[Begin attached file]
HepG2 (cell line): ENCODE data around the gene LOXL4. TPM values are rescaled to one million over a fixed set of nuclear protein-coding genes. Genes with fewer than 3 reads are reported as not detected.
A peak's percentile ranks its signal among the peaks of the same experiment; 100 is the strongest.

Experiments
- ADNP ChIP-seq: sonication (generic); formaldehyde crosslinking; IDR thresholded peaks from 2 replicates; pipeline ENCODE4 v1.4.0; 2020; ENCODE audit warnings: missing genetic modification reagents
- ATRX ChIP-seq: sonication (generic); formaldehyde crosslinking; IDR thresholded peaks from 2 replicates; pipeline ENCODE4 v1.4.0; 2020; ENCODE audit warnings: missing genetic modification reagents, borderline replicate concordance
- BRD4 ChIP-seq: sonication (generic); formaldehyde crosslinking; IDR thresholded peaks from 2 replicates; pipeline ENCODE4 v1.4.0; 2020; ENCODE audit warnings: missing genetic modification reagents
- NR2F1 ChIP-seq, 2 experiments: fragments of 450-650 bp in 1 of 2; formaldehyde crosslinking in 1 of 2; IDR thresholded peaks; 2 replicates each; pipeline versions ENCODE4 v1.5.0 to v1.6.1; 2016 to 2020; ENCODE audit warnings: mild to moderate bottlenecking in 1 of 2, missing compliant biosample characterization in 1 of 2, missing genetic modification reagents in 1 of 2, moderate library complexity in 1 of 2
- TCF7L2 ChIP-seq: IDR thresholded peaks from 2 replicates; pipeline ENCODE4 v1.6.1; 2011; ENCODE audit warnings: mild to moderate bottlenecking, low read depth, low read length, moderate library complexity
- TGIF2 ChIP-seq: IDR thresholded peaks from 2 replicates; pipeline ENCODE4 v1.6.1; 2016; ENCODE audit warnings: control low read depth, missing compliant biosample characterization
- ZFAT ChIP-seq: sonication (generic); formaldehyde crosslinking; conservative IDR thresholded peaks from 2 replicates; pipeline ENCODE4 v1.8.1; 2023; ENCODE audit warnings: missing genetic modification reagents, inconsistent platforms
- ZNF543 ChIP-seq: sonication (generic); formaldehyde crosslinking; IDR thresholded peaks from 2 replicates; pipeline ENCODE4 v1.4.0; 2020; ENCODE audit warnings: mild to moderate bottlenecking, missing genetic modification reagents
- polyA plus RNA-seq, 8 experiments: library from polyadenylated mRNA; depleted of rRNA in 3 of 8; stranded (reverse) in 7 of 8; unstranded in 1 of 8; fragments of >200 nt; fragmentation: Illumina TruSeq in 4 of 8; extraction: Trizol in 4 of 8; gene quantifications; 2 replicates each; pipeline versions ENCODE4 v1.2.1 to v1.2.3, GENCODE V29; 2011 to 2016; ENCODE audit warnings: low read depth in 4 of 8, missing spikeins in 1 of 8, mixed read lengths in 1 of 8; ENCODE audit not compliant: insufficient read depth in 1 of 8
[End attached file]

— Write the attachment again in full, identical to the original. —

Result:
HepG2 (cell line): ENCODE data around the gene LOXL4. TPM values are rescaled to one million over a fixed set of nuclear protein-coding genes. Genes with fewer than 3 reads are reported as not detected.
A peak's percentile ranks its signal among the peaks of the same experiment; 100 is the strongest.

Experiments
- ADNP ChIP-seq: sonication (generic); formaldehyde crosslinking; IDR thresholded peaks from 2 replicates; pipeline ENCODE4 v1.4.0; 2020; ENCODE audit warnings: missing genetic modification reagents
- ATRX ChIP-seq: sonication (generic); formaldehyde crosslinking; IDR thresholded peaks from 2 replicates; pipeline ENCODE4 v1.4.0; 2020; ENCODE audit warnings: missing genetic modification reagents, borderline replicate concordance
- BRD4 ChIP-seq: sonication (generic); formaldehyde crosslinking; IDR thresholded peaks from 2 replicates; pipeline ENCODE4 v1.4.0; 2020; ENCODE audit warnings: missing genetic modification reagents
- NR2F1 ChIP-seq, 2 experiments: fragments of 450-650 bp in 1 of 2; formaldehyde crosslinking in 1 of 2; IDR thresholded peaks; 2 replicates each; pipeline versions ENCODE4 v1.5.0 to v1.6.1; 2016 to 2020; ENCODE audit warnings: mild to moderate bottlenecking in 1 of 2, missing compliant biosample characterization in 1 of 2, missing genetic modification reagents in 1 of 2, moderate library complexity in 1 of 2
- TCF7L2 ChIP-seq: IDR thresholded peaks from 2 replicates; pipeline ENCODE4 v1.6.1; 2011; ENCODE audit warnings: mild to moderate bottlenecking, low read depth, low read length, moderate library complexity
- TGIF2 ChIP-seq: IDR thresholded peaks from 2 replicates; pipeline ENCODE4 v1.6.1; 2016; ENCODE audit warnings: control low read depth, missing compliant biosample characterization
- ZFAT ChIP-seq: sonication (generic); formaldehyde crosslinking; conservative IDR thresholded peaks from 2 replicates; pipeline ENCODE4 v1.8.1; 2023; ENCODE audit warnings: missing genetic modification reagents, inconsistent platforms
- ZNF543 ChIP-seq: sonication (generic); formaldehyde crosslinking; IDR thresholded peaks from 2 replicates; pipeline ENCODE4 v1.4.0; 2020; ENCODE audit warnings: mild to moderate bottlenecking, missing genetic modification reagents
- polyA plus RNA-seq, 8 experiments: library from polyadenylated mRNA; depleted of rRNA in 3 of 8; stranded (reverse) in 7 of 8; unstranded in 1 of 8; fragments of >200 nt; fragmentation: Illumina TruSeq in 4 of 8; extraction: Trizol in 4 of 8; gene quantifications; 2 replicates each; pipeline versions ENCODE4 v1.2.1 to v1.2.3, GENCODE V29; 2011 to 2016; ENCODE audit warnings: low read depth in 4 of 8, missing spikeins in 1 of 8, mixed read lengths in 1 of 8; ENCODE audit not compliant: insufficient read depth in 1 of 8